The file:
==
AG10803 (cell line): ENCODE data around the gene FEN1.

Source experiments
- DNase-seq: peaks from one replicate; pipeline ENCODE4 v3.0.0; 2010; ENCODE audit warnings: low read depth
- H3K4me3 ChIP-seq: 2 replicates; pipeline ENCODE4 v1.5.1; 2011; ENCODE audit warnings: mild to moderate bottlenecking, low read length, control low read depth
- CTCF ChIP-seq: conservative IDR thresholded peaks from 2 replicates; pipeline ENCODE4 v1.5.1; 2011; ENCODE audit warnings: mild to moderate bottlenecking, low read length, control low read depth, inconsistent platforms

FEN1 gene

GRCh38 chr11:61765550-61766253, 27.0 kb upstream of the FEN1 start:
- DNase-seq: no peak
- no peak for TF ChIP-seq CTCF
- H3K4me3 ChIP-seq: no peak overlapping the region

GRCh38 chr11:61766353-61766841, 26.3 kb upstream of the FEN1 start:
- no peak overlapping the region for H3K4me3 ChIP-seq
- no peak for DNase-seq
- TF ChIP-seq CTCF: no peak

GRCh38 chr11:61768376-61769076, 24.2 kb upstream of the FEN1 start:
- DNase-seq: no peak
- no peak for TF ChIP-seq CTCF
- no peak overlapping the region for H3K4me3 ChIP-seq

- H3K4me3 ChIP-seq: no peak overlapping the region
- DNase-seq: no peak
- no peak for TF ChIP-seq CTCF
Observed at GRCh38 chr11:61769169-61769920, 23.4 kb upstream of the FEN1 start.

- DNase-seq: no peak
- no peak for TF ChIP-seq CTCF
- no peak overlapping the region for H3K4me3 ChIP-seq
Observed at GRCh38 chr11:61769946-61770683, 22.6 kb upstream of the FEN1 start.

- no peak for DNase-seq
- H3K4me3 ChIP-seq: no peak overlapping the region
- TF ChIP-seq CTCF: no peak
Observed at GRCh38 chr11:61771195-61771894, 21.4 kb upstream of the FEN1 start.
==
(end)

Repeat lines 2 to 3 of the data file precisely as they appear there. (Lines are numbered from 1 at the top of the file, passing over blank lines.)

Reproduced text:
Source experiments
- DNase-seq: peaks from one replicate; pipeline ENCODE4 v3.0.0; 2010; ENCODE audit warnings: low read depth